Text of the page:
Miller: This past fall the Bend Humanity Coalition, a group that says it’s made up of parents, small business owners and just plain normal people, wrote a letter to the City Council and they basically asked you to crack down on these camps. They wrote “it is inhumane and unsafe to encourage people to live on the streets and other public property in Bend.” And they added that they want the city to commit to, quote, “enforce laws designed to deter camping on city and other public property.” Do you feel like the city is encouraging people to live on the streets right now?


Goodman-Campbell: No. And to be clear, we don’t have any laws that discourage people from sleeping on public property.  It is not illegal to be homeless. And so right now, what we’re faced with is hundreds of people with no place to go.

Miller: You said that you are morally opposed to telling people that they can’t sleep in a particular camp if there’s not a place where they can go. But my understanding is, it’s not just moral objections that are at issue right now. There are also legal ones. Can you remind us what the Martin v. Boise decision, which came out of the Ninth Circuit Court of Appeals three years ago, means for cities like Bend?

Goodman-Campbell: That’s right. Basically, cities are really limited in the way that we can regulate sleeping in public places, without providing other places for people to shelter. And so it’s directly related to our ability to provide shelter for people experiencing homelessness. Basically, if we don’t have enough temporary or transitional shelter beds for people experiencing homelessness to go to, then we can’t tell them that it’s illegal, we can’t say that it’s illegal to sleep in public spaces.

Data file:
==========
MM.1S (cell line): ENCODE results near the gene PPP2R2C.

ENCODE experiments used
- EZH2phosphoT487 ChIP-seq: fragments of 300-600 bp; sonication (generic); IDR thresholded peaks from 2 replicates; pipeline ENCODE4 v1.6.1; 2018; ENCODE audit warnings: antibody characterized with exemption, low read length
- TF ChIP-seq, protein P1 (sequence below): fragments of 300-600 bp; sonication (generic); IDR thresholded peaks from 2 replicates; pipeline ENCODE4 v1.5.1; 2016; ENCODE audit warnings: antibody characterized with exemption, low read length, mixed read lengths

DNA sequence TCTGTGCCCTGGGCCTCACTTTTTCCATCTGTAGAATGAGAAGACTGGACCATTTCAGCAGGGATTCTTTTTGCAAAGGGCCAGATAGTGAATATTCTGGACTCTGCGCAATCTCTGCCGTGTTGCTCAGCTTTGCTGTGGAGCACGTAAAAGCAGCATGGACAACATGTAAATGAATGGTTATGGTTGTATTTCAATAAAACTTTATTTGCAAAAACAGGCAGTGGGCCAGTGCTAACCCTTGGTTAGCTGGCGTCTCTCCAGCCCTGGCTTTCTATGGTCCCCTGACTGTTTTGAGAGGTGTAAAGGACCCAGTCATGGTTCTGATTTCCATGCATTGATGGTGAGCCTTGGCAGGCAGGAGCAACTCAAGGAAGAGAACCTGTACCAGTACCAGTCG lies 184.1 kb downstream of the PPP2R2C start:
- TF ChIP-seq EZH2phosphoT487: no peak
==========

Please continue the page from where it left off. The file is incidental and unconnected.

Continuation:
Miller: Nevertheless, some other cities are sweeping camps at various times, including Portland, when they say public safety or refuse or other issues become serious enough. Are they doing something that Bend is not doing?

Goodman-Campbell: Each situation is different. I think that the scale of the problem in a city like Portland is obviously far greater than what we’re experiencing in Bend. I see similarities in the policies. But right now, Bend only has an administrative policy in place for when camps can be removed in the public right of way. So that’s specifically streets and sidewalks. It’s not more broadly on publicly owned land that the city owns. What we’re doing differently, I think, is really focusing on number one, creating shelter. We have a goal of creating 500 shelter spaces over the course of the 2021 through 2023 biennium, as a council just in the city of Bend, and then [secondly] focusing on mitigating the impacts wherever possible. Mitigating safety issues, if somebody is camped in the road, seeing if we can help them move to a safer location, or providing porta potties and making sure those are serviced regularly, providing dumpsters. That doesn’t always work, they aren’t always used, but I think it’s really important to try everything that we can to mitigate issues before we tell people that they can’t be in a certain place. Because it’s just common sense that if there’s no other place for them to go, then they’ll just go down the street, go to a different street, go to a different piece of land.